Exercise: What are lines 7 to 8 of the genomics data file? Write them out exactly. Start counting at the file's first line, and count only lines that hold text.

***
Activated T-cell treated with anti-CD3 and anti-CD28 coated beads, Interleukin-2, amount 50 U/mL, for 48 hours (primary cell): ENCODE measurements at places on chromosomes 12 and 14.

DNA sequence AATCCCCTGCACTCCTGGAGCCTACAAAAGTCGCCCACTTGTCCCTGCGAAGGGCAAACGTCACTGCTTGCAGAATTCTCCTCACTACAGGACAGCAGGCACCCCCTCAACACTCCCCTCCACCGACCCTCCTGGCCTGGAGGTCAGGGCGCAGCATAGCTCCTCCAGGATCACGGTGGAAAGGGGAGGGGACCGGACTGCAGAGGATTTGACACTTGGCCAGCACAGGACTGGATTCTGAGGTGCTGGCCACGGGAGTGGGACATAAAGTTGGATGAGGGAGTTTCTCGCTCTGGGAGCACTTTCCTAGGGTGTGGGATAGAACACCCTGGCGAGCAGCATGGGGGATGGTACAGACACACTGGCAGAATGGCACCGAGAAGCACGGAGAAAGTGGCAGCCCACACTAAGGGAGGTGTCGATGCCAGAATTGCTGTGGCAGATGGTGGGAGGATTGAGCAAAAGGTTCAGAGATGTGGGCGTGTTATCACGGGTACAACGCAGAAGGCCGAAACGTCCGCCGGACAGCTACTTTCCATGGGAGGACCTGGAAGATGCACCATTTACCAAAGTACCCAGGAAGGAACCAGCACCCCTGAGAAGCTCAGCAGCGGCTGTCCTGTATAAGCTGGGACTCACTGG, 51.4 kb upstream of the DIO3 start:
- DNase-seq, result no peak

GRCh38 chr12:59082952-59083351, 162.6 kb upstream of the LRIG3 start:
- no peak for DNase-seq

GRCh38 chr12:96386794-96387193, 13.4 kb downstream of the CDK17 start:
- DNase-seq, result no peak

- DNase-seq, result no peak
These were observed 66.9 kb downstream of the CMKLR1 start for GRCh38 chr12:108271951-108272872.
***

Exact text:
- DNase-seq, result no peak

- DNase-seq, result no peak